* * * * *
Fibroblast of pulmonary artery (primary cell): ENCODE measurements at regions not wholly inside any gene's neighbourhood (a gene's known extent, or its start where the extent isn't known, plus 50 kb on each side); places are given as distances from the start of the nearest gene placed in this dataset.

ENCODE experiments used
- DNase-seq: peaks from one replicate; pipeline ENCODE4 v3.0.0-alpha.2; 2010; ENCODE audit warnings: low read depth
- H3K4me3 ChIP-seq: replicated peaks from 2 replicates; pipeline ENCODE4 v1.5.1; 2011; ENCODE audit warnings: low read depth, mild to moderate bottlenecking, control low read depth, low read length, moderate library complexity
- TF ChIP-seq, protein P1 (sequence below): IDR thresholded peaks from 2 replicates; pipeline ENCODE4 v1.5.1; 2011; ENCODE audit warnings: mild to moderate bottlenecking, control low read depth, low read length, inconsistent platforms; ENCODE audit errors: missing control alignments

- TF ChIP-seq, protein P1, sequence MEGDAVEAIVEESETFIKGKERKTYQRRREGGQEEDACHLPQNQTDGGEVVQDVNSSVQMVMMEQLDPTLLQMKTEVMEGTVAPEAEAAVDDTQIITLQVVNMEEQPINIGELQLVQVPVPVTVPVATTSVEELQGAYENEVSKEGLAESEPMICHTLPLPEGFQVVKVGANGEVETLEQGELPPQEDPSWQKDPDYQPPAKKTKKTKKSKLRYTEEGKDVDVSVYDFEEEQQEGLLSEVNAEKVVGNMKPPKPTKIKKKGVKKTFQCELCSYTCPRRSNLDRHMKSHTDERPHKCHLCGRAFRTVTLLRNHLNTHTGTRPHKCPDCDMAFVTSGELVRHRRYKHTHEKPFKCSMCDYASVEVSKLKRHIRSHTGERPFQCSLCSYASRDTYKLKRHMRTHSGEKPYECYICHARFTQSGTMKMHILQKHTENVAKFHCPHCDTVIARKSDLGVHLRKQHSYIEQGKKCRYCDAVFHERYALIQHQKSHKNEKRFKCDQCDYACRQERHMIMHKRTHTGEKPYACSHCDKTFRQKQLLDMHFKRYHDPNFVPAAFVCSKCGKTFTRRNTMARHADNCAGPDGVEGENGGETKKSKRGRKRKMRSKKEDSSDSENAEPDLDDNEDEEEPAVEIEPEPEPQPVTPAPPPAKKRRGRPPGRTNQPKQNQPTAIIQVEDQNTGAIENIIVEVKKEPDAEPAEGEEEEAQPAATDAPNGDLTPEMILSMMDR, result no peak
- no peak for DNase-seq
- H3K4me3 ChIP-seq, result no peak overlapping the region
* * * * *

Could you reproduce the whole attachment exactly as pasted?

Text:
Fibroblast of pulmonary artery (primary cell): ENCODE measurements at regions not wholly inside any gene's neighbourhood (a gene's known extent, or its start where the extent isn't known, plus 50 kb on each side); places are given as distances from the start of the nearest gene placed in this dataset.

ENCODE experiments used
- DNase-seq: peaks from one replicate; pipeline ENCODE4 v3.0.0-alpha.2; 2010; ENCODE audit warnings: low read depth
- H3K4me3 ChIP-seq: replicated peaks from 2 replicates; pipeline ENCODE4 v1.5.1; 2011; ENCODE audit warnings: low read depth, mild to moderate bottlenecking, control low read depth, low read length, moderate library complexity
- TF ChIP-seq, protein P1 (sequence below): IDR thresholded peaks from 2 replicates; pipeline ENCODE4 v1.5.1; 2011; ENCODE audit warnings: mild to moderate bottlenecking, control low read depth, low read length, inconsistent platforms; ENCODE audit errors: missing control alignments

- TF ChIP-seq, protein P1, sequence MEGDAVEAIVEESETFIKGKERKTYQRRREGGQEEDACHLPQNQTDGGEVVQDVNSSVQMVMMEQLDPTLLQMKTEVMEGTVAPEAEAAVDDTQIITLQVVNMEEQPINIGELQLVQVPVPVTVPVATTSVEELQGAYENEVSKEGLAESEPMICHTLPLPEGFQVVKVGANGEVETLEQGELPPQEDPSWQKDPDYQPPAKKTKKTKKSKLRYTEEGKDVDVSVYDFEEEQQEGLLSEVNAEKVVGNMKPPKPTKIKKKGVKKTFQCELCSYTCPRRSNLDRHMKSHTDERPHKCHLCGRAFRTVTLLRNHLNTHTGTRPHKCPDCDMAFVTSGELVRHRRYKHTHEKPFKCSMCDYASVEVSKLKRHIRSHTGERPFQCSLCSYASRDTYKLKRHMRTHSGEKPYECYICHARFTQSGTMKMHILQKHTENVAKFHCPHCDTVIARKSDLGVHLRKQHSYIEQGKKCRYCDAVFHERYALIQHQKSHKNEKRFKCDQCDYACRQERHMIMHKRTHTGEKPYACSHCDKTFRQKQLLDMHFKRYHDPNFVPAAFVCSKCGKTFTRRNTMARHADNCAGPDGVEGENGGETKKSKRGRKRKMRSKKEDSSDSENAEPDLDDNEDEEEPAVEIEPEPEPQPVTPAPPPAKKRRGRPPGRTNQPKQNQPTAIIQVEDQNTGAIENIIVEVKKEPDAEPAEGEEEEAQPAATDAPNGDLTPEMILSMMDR, result no peak
- no peak for DNase-seq
- H3K4me3 ChIP-seq, result no peak overlapping the region